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Rob Sherman: Bigot or inelegant?

Friday, Apr 11, 2008

* As you already know, State Rep. Monique Davis was hammered by Tribune columnist/blogger Eric Zorn, numerous bloggers and liberal broadcaster Keith Olbermann for her tirade against atheist activist Rob Sherman. Davis eventually apologized and Sherman accepted.

* But Daily Illini columnist/blogger Jonathan Jacobson took a look at Rob Sherman’s website and found this curious remark by Sherman about Rep. Davis from last Friday…

“Now that Negroes like Representative Monique Davis have political power, it seems that they have no problem at all with discrimination, just as long as it isn’t them who are being discriminated against.”

* Sherman, a Green Party candidate for the Illinois House, apparently read the Daily Illini column and deleted the sentence about “negroes” and political power early yesterday morning. Jacobson wrote about the deletion on his blog last night

[Sherman] called me this afternoon and told me that I had taken the comment out of context. I disagreed and suggested the possibility of his explaining the deletion on his site. So far, nothing. But I do have links to both versions of the site, thanks to a Google cache: pre-deletion and post-deletion. This is a limited time offer, because Google caches update every few days.

* Jacobson then got in contact with Eric Zorn, who has defended Sherman over the years. In an e-mail to Jacobson, Zorn wrote that he had…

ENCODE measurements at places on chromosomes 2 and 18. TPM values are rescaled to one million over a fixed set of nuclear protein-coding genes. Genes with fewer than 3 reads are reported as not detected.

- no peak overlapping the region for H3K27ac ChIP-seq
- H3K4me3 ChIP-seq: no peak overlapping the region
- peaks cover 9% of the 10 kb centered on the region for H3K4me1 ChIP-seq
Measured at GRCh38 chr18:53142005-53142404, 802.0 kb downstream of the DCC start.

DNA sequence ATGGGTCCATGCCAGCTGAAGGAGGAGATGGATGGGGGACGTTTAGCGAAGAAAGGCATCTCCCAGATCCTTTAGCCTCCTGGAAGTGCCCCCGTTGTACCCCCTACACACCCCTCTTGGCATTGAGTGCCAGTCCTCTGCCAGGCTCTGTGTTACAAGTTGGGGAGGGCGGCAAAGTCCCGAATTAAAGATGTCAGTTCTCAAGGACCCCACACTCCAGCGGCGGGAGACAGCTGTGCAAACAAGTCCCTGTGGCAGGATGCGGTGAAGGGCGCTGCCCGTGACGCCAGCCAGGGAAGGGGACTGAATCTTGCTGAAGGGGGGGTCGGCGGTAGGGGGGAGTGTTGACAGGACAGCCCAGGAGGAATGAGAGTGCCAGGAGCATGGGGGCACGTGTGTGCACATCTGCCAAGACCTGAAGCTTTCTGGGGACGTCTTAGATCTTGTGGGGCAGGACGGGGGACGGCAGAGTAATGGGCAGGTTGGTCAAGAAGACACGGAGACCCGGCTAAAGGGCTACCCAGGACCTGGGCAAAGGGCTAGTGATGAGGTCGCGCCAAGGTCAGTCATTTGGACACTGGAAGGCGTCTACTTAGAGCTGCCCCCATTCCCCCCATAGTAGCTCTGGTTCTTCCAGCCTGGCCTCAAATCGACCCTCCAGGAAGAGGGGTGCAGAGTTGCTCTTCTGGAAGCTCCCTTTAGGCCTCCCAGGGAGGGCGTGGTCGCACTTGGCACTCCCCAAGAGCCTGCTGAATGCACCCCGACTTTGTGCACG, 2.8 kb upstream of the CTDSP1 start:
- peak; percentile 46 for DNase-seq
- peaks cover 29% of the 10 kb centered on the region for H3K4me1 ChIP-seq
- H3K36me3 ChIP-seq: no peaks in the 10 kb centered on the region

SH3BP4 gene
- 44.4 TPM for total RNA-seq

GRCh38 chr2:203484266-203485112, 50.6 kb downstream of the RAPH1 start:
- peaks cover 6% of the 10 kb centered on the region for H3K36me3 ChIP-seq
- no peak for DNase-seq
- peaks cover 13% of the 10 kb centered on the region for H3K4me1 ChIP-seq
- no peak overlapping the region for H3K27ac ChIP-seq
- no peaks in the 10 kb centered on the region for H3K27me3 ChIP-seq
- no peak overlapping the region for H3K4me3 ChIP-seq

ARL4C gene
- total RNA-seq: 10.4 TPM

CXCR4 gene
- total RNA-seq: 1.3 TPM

“…interviewed Rob Sherman scores of times in the last 22 years and never heard him say anything even remotely racist or bigoted, which causes me to think this was simply a very inelegant, infelicitous attempt to make an argument.”

Interviews and personal conversations can reveal quite different things about a person, so I don’t buy that defense.

Even so, not mentioned by Jacobson was the claim by Sherman right after the “negroes” remark that Martin Luther King, Jr. was his “boyhood hero.”

I’m sure that my boyhood hero, the Reverend Dr. Martin Luther King, Jr., would have been appalled at Rep. Davis’ bigotry.

I don’t think he’d have cared for Sherman’s comments, either, but whatever.

- Posted by Rich Miller        

47 Comments
  1. - Learning the Ropes - Friday, Apr 11, 08 @ 8:29 am:

    Inelegant? Possibly. Tactless due to frustration with the situation? eh, maybe. If it was a slip, own up to it as such and apologize for any offense. You would have though he would have been more mindful considering the circumstances.


  2. - Fundy - Friday, Apr 11, 08 @ 8:29 am: